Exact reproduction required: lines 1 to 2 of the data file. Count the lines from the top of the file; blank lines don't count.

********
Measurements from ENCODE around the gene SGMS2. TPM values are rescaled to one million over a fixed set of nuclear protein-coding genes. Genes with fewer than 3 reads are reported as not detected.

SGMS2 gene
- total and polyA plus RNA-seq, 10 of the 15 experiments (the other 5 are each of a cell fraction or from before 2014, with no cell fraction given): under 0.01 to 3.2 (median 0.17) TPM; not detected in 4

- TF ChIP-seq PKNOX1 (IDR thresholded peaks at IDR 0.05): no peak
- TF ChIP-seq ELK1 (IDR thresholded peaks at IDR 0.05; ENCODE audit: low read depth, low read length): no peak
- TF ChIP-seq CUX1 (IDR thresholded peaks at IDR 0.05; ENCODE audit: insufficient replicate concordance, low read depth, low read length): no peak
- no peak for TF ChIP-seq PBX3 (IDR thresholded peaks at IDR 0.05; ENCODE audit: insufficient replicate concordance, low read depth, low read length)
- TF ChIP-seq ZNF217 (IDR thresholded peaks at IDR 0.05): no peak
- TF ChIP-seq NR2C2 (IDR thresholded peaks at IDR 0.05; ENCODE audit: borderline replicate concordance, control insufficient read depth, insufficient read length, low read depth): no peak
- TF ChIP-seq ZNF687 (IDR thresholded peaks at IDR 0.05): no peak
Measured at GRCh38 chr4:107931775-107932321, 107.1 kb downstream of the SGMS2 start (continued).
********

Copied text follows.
Measurements from ENCODE around the gene SGMS2. TPM values are rescaled to one million over a fixed set of nuclear protein-coding genes. Genes with fewer than 3 reads are reported as not detected.

SGMS2 gene